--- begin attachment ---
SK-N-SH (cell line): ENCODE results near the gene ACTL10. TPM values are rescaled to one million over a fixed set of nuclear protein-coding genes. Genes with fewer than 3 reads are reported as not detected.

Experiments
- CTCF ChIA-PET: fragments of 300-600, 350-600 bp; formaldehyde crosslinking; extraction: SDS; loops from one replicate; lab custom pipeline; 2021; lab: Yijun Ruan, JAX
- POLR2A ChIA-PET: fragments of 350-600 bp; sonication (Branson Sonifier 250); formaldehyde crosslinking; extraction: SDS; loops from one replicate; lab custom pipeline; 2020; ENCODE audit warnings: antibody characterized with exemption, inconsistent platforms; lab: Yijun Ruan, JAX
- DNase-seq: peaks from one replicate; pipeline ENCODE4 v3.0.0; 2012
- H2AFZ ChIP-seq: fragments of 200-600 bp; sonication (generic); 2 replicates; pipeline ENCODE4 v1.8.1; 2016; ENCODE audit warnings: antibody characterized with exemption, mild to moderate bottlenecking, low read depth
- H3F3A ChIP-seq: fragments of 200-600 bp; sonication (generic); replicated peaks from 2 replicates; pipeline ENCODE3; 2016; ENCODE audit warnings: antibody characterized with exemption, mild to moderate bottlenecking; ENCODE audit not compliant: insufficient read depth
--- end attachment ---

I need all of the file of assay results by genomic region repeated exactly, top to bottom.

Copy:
SK-N-SH (cell line): ENCODE results near the gene ACTL10. TPM values are rescaled to one million over a fixed set of nuclear protein-coding genes. Genes with fewer than 3 reads are reported as not detected.

Experiments
- CTCF ChIA-PET: fragments of 300-600, 350-600 bp; formaldehyde crosslinking; extraction: SDS; loops from one replicate; lab custom pipeline; 2021; lab: Yijun Ruan, JAX
- POLR2A ChIA-PET: fragments of 350-600 bp; sonication (Branson Sonifier 250); formaldehyde crosslinking; extraction: SDS; loops from one replicate; lab custom pipeline; 2020; ENCODE audit warnings: antibody characterized with exemption, inconsistent platforms; lab: Yijun Ruan, JAX
- DNase-seq: peaks from one replicate; pipeline ENCODE4 v3.0.0; 2012
- H2AFZ ChIP-seq: fragments of 200-600 bp; sonication (generic); 2 replicates; pipeline ENCODE4 v1.8.1; 2016; ENCODE audit warnings: antibody characterized with exemption, mild to moderate bottlenecking, low read depth
- H3F3A ChIP-seq: fragments of 200-600 bp; sonication (generic); replicated peaks from 2 replicates; pipeline ENCODE3; 2016; ENCODE audit warnings: antibody characterized with exemption, mild to moderate bottlenecking; ENCODE audit not compliant: insufficient read depth